Tag Archives: just and unjust wars

Committing Suicide out of Fear of Death: The Possibility of Preventive War on the Korean Peninsula

Friends of Padre Steve’s World,

Otto von Bismarck, the “Iron Chancellor” of Prussia and Germany once noted that “preventive war is like committing suicide out of fear of death.” Sadly, most Americans, do not seem to understand this, nor the distinctions of what is and is not permissible and how preventive war is different from the concept of pre-emptive actions.

While in Korea this week Secretary of State Rex Tillerson, most likely acting on behest of President Trump spoke of the real possibility that the United States could embark on a preventive war against North Korea. Tillerson said: “Let me be very clear: The policy of strategic patience has ended,” and “We’re exploring a new range of diplomatic, security and economic measures. All options are on the table.” He also said “If they elevate the threat of their weapons program to a level that we believe requires action, that option is on the table.”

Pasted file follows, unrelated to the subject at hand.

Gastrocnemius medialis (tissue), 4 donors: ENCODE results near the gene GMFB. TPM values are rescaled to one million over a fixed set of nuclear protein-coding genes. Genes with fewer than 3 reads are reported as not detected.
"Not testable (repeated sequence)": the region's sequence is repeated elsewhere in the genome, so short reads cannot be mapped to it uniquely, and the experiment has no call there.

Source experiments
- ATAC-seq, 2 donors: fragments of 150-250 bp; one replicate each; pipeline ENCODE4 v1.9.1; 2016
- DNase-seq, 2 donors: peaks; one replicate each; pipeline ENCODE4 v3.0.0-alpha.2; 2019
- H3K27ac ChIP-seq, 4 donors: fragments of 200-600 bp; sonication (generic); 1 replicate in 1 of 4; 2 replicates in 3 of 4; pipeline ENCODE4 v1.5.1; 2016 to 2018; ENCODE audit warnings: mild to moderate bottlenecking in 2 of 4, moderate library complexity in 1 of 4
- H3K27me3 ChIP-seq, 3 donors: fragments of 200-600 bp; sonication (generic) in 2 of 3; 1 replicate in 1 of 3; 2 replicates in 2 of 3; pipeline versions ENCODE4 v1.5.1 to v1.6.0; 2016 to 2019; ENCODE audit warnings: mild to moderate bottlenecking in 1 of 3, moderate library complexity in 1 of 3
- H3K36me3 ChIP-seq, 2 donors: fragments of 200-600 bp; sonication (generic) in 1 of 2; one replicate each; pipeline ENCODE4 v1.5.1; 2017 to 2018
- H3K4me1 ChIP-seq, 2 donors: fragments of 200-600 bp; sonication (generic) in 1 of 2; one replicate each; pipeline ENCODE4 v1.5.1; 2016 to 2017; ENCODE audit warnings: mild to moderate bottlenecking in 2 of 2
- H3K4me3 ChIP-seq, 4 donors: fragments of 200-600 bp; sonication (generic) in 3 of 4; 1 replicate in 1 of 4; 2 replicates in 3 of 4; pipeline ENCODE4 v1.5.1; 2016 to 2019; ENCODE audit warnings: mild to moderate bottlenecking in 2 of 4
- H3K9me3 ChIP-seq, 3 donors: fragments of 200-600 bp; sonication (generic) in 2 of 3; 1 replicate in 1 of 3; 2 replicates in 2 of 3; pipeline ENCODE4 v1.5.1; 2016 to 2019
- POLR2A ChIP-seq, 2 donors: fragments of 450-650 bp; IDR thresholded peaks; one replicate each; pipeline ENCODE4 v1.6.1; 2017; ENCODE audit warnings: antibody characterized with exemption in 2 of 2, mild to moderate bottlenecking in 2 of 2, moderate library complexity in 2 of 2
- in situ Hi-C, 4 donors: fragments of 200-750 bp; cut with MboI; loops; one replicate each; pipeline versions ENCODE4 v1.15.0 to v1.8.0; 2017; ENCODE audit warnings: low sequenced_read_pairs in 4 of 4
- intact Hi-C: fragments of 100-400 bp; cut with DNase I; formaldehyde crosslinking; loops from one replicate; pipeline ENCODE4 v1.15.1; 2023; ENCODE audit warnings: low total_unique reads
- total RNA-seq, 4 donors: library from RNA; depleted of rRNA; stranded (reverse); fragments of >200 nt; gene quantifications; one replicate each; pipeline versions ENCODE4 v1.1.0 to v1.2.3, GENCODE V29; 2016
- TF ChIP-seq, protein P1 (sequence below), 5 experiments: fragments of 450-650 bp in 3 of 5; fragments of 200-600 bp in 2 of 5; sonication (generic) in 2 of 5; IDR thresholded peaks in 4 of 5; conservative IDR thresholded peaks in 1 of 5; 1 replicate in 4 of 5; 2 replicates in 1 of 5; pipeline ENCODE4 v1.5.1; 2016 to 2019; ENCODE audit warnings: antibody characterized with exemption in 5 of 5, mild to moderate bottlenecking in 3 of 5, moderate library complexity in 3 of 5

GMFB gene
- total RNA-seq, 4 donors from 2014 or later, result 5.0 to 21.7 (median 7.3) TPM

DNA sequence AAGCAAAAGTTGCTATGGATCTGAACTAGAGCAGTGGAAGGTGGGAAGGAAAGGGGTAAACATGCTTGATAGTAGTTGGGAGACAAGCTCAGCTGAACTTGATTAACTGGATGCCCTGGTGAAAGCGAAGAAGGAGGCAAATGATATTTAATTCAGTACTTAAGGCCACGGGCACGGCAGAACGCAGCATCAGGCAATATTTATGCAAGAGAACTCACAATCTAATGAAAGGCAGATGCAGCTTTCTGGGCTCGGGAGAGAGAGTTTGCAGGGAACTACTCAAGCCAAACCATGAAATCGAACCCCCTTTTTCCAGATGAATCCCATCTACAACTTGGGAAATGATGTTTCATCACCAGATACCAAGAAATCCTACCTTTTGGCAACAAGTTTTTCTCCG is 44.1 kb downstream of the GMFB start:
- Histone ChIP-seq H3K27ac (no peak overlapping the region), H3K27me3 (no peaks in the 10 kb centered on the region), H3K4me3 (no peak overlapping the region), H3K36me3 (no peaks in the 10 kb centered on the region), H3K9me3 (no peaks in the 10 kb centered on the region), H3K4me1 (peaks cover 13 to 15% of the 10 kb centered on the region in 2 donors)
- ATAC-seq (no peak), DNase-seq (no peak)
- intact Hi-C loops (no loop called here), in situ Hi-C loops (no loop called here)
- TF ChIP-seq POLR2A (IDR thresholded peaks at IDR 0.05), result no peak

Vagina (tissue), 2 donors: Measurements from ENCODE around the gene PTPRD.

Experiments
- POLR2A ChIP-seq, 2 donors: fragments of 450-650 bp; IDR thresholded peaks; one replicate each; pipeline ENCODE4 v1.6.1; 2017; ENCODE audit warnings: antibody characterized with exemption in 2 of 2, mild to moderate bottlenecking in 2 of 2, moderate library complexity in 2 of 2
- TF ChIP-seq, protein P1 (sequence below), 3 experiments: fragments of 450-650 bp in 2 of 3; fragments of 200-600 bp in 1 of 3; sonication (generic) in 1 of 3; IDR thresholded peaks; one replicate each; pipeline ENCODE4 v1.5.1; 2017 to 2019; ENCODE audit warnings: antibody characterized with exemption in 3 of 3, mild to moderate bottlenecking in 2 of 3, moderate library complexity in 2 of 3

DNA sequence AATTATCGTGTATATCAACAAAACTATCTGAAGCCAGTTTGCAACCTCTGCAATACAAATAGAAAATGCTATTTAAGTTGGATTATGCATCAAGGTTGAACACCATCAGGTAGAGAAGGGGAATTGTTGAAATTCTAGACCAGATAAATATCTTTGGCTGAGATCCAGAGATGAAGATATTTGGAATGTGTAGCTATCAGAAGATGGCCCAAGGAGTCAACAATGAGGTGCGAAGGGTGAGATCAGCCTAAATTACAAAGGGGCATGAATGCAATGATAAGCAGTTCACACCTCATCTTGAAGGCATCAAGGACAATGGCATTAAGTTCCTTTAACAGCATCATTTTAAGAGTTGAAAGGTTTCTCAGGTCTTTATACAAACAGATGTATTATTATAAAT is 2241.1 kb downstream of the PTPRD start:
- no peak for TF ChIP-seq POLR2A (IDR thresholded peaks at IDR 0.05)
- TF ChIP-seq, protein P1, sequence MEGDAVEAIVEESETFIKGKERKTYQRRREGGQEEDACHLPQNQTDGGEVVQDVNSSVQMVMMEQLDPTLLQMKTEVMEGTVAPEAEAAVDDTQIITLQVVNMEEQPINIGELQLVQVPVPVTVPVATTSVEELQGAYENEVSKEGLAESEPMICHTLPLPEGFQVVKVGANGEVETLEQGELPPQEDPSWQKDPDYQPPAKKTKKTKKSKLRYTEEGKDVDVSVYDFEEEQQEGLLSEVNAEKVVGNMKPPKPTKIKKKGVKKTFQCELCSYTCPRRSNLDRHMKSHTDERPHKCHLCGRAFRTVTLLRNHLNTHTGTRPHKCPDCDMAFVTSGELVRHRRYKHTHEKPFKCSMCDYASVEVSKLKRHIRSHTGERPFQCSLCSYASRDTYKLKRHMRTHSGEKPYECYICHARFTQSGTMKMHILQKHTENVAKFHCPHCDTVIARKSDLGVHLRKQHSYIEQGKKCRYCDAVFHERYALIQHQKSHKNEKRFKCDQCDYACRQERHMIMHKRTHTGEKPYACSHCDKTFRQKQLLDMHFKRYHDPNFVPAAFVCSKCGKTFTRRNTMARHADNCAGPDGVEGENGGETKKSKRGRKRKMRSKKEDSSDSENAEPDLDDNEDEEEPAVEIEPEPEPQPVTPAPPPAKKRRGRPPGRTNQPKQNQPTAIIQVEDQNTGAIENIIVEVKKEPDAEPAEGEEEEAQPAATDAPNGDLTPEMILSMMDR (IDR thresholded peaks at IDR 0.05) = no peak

Now let me be clear, the military option is always on the table when dealing with North Korea, but that military option has always been focused on deterrence and the ability to deter, defend, and respond to any North Korean military action, not by the open threat of preventive war. The latter is something that could well push the paranoid regime of Kim Jung Un into actual military action, rather than the provocative actions they make in defiance of the United Nations most of the world. However, that threshold, which successive American administrations have not crossed since the Korean Armistice of 1954 has been crossed.